The Soft Plastic Recycling Scheme has published its first Accreditation Report, for the period from 1 April 2018 to 31 December 2019.
28 May 2020
The Packaging Forum set up soft plastics collections in 2015 and the soft plastic recycling scheme received accreditation as a voluntary product stewardship scheme under the Waste Minimisation Act in March 2018.
Chair of the scheme Malcolm Everts says that the scheme is a genuine example of a circular economy which directly funds collection, transport and processing: “The report shows a tale of two different years and reflects the massive changes in global recycling conditions. Different times need different approaches and we have evolved from collecting as much as possible and shipping it to offshore recyclers, to collecting what we can process here in Aotearoa. Local processing is critical, and we have built close partnerships with Future Post and Second Life Plastics.”
“We adapted the scheme to match collections with NZ processing capacity, plus we have put further focus on reduce and re-use initiatives like phasing out single use plastic bags. It is pointless collecting waste if there is nowhere to recycle it. In 2019, around 13 million bags, enough to fill an Olympic sized swimming pool were collected and recycled in New Zealand, and that’s without the shopping bags that have been banned. This is in contrast to 2018 when 100 million bags were dropped off for recycling, but overseas recycling markets dried up and we stopped collections temporarily to deal with the excess.”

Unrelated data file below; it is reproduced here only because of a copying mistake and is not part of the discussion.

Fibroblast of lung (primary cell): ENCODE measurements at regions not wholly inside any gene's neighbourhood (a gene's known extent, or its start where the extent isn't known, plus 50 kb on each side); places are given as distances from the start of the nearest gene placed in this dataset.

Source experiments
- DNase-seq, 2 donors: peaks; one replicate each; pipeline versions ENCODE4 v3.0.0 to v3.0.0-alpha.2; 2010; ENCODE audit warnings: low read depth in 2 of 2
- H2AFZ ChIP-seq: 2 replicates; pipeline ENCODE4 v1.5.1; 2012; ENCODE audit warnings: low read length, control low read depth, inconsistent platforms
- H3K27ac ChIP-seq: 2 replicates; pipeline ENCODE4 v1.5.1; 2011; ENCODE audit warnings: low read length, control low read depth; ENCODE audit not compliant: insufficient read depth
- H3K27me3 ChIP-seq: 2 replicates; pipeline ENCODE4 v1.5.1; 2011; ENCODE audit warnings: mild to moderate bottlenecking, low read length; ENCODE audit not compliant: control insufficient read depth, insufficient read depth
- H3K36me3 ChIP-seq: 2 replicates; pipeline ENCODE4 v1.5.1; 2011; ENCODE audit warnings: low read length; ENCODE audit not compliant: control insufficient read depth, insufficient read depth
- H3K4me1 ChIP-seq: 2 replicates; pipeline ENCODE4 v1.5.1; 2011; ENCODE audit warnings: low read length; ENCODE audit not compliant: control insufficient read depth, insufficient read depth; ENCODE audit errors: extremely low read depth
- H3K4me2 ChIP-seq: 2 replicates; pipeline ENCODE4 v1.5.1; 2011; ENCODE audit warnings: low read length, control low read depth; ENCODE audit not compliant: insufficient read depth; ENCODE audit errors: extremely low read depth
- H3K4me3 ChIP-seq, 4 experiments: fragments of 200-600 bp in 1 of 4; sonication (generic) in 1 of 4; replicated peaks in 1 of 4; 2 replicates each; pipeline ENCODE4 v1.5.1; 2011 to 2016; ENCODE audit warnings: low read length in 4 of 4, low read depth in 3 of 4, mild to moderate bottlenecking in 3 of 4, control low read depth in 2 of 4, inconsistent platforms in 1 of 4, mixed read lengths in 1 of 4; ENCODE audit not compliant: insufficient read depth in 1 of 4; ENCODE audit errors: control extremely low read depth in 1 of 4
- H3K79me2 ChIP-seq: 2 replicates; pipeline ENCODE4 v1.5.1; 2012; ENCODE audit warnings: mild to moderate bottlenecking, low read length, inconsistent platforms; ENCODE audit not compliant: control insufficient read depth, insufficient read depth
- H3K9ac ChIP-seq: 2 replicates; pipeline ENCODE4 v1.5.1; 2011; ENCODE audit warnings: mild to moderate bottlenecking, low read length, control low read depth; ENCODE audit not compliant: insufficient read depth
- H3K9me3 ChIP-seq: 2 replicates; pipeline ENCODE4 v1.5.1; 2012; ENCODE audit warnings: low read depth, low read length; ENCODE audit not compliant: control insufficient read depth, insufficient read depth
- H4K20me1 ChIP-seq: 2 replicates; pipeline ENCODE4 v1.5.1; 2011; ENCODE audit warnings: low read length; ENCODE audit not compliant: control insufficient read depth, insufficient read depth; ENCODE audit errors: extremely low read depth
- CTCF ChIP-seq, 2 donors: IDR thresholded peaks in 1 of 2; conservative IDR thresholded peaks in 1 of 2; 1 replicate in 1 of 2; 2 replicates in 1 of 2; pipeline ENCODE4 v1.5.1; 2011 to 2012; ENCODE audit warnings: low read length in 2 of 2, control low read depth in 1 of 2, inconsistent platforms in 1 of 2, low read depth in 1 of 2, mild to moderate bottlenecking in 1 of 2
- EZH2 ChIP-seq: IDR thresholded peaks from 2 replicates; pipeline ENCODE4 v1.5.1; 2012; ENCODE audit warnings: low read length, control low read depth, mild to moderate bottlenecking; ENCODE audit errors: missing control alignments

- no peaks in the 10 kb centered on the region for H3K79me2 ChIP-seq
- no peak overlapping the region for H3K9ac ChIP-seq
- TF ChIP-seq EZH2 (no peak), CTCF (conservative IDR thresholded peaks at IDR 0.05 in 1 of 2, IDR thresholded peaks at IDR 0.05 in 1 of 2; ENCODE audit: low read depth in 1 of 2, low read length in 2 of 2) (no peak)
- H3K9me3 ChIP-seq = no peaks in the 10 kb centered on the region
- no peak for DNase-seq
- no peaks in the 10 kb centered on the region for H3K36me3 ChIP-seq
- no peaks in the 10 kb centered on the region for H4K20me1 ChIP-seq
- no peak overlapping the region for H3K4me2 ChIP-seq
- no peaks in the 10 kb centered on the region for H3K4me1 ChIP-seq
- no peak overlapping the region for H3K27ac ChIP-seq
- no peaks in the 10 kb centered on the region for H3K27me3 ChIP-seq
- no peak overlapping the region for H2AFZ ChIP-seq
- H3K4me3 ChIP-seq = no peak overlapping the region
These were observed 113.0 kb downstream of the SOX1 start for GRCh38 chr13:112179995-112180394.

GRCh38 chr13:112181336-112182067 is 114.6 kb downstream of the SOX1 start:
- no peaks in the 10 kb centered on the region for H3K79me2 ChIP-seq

Mr Everts added: “Product stewardship schemes must be flexible to adapt to the economic and environmental climate. Kiwis are engaged, and happy to clean, collect & deliver material for recycling. Industry is engaged under a voluntary approach and around 70% of brands that use soft plastic are scheme members funding the recycling service and taking steps within their own businesses to reduce plastic consumption where feasible.”
Scheme Manager Lyn Mayes agreed that flexibility and loyalty has been critical:
“Since the scheme received accreditation in March 2018, we first had to deal with the impact of China’s National Sword Policy which resulted in us suspending collections in early 2019 and this year we again suspended collections during COVID-19 lockdown. Throughout these changing times, I would like to thank the ongoing support and loyalty of our members, collection and processing partners and consumers.”
The report concludes that the principal limiting factor for the scheme is that there are only two processors in the North Island which are able to process post-consumer soft plastics and notes that expansion of processing capacity requires:
- Demand for the plastic fence posts, garden edging, cable cover and other products currently being manufactured from soft plastic materials;
- Investment in new processing facilities around New Zealand by central and local government in partnership with industry; and
- There needs to be multiple “Future Posts” to create capacity; and Commitment by local and central government departments and Industry to purchase products made from recycled materials.